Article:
State law requires that the police department receive at least 20 percent of the city’s general fund, but Kansas City residents and politicians are disputing how the extra $33 million should be utilized.

Mayor Quinton Lucas wants to use the extra money to create a community policing and prevention fund.

However, residents such as John Simpson, a member of the local social justice organization MORE2, don’t think the police should get any of it.

Simpson complained about the crime rate and police department. He told KCUR:

“We’ve kept putting more and more money into more officers. Our crime rate doesn’t really change and we still have a police department that doesn’t measure up.”

The mayor’s funding proposal would go toward increasing salaries and hiring more officers who would focus on community outreach and crisis intervention.

KCUR’s report noted:

“Nearly $4.7 million would go toward community outreach staff, which Lucas says could also support community action networks.

“An example would be the Westside Community Action Network, which pairs local residents with a code enforcement officer focused on property maintenance, two police officers and a neighborhood specialist partner to improve the Westside neighborhood.”

During a recent committee meeting, Lucas touted the idea that the entire community has an interest in prevention programs.

Like many other law enforcement agencies, the Kansas City Police Department has had to deal with an increase in violent crimes and staff shortages to address them.

KCUR reported:

“Discussions over the police department budget come in the wake of rising homicide trends in Kansas City.

“Councilwoman Melissa Robinson, whose 3rd District includes the department’s East Patrol Division, which has more homicides and 911 calls than any other patrol division, supports Lucas’ proposal — but only as long as it provides for reaching full police department staffing numbers, community policing and prevention, and effective violence reduction strategies.

“Staffing shortages have plagued the KCPD during the COVID pandemic. In 2021, it was short about 300 officers, which prompted it to cut down on its downtown foot patrols.

“Robinson also says the department needs to make sure it’s using the staffing and resources it already has at its disposal.”

Robinson reportedly questioned whether or not the police department was using its sworn officers “in a way that is efficient” and achieves the “number one goal of response time.”

As recently as last December, however, infrastructure concerns in Kansas City were a major priority for Mayor Lucas.

He told MSNBC:

“Priority number one is to address the crumbling infrastructure that we have…in every city in America — you have some bridge or some road that is incredibly dangerous and needs to be replaced today.”

Lucas also noted that public transportation systems need to be built up, including subways and buses.

MORE2 member Simpson prefers that the council create a fund to provide criminal justice reforms that protect the community and prevent the police from accessing that money, according to KCUR.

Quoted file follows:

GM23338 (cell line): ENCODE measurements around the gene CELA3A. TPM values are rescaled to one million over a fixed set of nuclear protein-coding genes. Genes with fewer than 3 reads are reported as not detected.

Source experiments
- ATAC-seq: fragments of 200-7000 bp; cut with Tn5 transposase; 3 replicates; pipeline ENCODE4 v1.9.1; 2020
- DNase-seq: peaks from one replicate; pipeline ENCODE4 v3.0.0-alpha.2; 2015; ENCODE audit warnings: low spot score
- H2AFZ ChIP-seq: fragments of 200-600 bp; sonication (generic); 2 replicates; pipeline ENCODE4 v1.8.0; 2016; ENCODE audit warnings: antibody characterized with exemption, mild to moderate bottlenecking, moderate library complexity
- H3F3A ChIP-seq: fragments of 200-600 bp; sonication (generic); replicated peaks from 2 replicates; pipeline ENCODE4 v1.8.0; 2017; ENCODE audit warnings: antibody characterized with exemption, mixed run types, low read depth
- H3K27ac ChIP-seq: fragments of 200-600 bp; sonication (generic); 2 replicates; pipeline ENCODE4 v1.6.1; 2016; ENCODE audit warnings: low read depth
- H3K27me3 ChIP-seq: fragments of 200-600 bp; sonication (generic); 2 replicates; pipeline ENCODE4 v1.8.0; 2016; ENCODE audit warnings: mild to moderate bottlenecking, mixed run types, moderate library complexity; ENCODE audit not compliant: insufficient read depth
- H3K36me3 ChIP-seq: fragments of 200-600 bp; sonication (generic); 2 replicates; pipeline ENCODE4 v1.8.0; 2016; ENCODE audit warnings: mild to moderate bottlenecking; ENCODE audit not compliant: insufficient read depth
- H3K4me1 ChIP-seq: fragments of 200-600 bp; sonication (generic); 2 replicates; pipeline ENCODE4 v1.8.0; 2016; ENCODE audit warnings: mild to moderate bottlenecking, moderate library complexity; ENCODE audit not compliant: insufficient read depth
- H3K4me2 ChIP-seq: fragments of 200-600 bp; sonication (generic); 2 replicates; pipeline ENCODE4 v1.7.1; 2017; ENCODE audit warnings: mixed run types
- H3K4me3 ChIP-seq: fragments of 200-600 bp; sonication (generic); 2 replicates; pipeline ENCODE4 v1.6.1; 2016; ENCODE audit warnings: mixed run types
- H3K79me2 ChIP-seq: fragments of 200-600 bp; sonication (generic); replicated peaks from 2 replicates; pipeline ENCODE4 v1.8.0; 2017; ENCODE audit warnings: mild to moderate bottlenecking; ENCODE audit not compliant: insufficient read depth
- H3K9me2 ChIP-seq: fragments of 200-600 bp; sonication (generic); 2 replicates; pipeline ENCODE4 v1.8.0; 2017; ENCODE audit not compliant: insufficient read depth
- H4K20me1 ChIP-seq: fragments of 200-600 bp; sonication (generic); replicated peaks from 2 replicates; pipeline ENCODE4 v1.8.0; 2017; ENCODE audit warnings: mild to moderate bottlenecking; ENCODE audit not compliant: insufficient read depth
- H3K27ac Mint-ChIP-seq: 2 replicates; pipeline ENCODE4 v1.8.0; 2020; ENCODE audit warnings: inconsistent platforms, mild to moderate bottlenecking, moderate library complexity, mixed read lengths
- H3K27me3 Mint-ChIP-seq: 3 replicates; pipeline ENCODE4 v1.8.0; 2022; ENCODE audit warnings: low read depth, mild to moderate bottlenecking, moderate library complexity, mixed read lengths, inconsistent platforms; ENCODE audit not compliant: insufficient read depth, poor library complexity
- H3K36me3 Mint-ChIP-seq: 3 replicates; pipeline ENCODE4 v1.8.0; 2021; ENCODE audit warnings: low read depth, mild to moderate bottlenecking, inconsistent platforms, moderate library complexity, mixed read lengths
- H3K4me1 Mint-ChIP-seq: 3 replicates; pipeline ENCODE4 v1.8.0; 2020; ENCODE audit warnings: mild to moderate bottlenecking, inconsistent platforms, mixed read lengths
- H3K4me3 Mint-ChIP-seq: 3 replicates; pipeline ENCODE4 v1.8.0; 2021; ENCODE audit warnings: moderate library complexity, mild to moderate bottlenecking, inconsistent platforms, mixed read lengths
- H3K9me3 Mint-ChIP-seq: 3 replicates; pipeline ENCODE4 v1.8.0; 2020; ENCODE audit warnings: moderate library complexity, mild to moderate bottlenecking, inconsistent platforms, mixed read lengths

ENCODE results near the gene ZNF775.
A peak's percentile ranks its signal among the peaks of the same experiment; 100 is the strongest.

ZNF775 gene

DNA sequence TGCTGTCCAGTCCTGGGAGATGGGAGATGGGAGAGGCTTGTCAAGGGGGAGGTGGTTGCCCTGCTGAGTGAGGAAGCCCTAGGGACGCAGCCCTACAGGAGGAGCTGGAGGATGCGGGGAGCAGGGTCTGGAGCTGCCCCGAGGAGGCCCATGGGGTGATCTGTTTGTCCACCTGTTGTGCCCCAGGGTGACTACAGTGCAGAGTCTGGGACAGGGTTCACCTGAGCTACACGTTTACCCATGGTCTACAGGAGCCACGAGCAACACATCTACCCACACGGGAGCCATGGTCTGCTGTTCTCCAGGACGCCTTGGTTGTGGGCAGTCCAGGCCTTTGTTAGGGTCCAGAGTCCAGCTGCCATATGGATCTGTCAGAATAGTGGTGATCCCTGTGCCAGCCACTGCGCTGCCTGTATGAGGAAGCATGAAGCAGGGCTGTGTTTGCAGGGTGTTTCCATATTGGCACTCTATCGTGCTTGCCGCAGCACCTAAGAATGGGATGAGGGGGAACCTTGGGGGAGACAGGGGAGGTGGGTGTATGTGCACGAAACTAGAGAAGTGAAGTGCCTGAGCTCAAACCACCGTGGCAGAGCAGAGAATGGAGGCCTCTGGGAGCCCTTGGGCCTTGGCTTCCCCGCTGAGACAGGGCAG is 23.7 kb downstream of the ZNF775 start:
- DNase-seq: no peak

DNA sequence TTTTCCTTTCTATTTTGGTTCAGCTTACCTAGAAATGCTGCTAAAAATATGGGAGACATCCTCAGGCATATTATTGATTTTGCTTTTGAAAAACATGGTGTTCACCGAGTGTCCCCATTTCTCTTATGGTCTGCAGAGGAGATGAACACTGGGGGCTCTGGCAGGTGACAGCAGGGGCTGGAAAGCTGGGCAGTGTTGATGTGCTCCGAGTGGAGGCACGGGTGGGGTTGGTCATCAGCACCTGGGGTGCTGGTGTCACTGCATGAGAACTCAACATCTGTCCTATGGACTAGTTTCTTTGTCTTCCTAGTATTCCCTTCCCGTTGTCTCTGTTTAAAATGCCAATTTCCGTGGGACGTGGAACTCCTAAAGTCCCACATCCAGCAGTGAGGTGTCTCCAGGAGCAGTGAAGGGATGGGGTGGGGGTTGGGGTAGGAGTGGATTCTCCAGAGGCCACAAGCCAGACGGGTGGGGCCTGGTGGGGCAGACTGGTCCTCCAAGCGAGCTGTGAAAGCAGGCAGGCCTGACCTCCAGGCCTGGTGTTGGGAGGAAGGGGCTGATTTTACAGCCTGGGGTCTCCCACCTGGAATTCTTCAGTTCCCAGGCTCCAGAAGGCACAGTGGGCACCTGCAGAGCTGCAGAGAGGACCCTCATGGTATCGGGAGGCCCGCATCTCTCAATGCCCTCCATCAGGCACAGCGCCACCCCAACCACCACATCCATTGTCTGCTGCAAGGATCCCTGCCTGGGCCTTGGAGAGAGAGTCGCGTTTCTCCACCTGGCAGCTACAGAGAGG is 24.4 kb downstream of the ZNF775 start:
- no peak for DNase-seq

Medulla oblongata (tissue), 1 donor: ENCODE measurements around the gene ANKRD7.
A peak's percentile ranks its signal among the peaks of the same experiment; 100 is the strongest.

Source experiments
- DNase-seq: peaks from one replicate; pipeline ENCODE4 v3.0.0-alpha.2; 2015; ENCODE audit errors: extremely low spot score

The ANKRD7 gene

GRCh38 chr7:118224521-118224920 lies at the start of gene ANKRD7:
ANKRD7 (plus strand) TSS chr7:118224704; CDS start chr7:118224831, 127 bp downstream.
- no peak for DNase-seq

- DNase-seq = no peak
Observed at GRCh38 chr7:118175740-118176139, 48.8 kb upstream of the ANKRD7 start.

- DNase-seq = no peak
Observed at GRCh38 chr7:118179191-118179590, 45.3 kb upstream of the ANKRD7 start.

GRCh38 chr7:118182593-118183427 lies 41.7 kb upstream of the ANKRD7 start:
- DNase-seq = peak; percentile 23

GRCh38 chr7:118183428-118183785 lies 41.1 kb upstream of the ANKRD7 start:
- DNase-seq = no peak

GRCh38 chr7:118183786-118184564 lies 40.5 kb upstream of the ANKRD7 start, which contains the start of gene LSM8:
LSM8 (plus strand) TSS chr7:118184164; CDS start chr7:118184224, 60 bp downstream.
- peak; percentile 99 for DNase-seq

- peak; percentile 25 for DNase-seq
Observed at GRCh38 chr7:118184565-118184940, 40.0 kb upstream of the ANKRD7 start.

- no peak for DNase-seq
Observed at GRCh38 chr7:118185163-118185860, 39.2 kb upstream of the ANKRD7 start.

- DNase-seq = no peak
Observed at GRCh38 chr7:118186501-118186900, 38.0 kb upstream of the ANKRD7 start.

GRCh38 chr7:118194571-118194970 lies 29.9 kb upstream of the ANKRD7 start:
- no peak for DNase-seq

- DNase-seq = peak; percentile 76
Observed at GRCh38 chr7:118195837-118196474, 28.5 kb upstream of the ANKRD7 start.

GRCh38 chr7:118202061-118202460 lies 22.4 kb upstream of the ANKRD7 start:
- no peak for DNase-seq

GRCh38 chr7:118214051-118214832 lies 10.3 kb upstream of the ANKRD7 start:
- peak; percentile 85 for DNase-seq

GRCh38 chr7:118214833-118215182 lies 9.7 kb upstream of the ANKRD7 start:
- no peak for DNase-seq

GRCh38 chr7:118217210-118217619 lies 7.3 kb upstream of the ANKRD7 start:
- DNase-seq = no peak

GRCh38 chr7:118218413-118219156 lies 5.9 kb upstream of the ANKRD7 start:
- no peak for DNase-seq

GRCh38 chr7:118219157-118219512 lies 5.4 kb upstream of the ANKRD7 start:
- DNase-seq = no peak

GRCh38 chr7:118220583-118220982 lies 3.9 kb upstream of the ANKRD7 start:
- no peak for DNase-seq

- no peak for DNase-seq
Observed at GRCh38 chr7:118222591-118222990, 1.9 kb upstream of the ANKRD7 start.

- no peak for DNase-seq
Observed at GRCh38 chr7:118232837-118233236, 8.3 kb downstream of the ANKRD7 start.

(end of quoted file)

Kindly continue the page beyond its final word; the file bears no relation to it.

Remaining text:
Simpson said:

“Use that excess [money] to make these changes and provide for these other kinds of programs — better education, mental health, housing transportation — and use it for that.

“And that fund would be controlled by the city. The police wouldn’t have anything to do with that.”

Talib Muwwakil, a member of the National Black United Front and the city’s police task force, also opposes the mayor’s ordinance.

Muwwakil complained about the police department:

“The Kansas City Police Department has been proven to be a very corrupt department, a very violent department. A very anti-human department.”

Muwwakil said that Kansas City needs to try different solutions centered on violence reduction and prevention.

For example, he suggested that addressing mental illness and “houselessness” could prevent violence:

“Let’s stop putting a band aid on bullet wounds. Let’s put some money to the side and address some mental illness.

“Let’s put some money to the side and address houselessness. Let’s put some money aside and address real issues that are plaguing our community, which leads to violence.”

Another issue is that Kansas City does not actually control its own police department, according to KCUR’s report:

“Unlike other major cities, Kansas City’s police department is state-controlled, a vestige of the [Thomas] Pendergast era.

“It’s governed by a five-member body, the Board of Police Commissioners, four of whose members are appointed by the governor. The fifth is the mayor, the sole elected member of the board.”

Mayor Lucas’ latest ordinance represents his latest attempt to exert some local control over the police department.

KCUR noted:

“In an attempt to wrest back some control, Lucas and the council last year voted to reallocate $42 million of the police budget to a community policing and prevention fund.

“The move drew swift backlash from police and GOP lawmakers, who decried it as ‘defunding the police.’ A Missouri judge ultimately stuck down the measure.

“But the consequences of that action by the council are still being felt. In reaction to the council’s move, the Missouri Senate recently passed a bill sponsored by Parkville state Senator Tony Luetkemeyer to increase the KCPD’s funding requirement from 20 percent of the general fund to 25 percent.

“Robinson says if that bill becomes law, the council would only have the ability to write a check for the department and give up what little control it has.”

Robinson told KCUR:

“If that is successful, I would just be voting to do what the state law says.

“And if people have issues with the police, if there are things that folks need to have a response for regarding policing, they have to go through the Board of Police Commissioners, because we just would not have any amount of direction or authority.”

According to the report, the police budget, which includes Lucas’ proposed $33 million fund, must be approved by the city council at its meeting on March 24.

If the council won’t approve the ordinance, it will then be removed from the budget.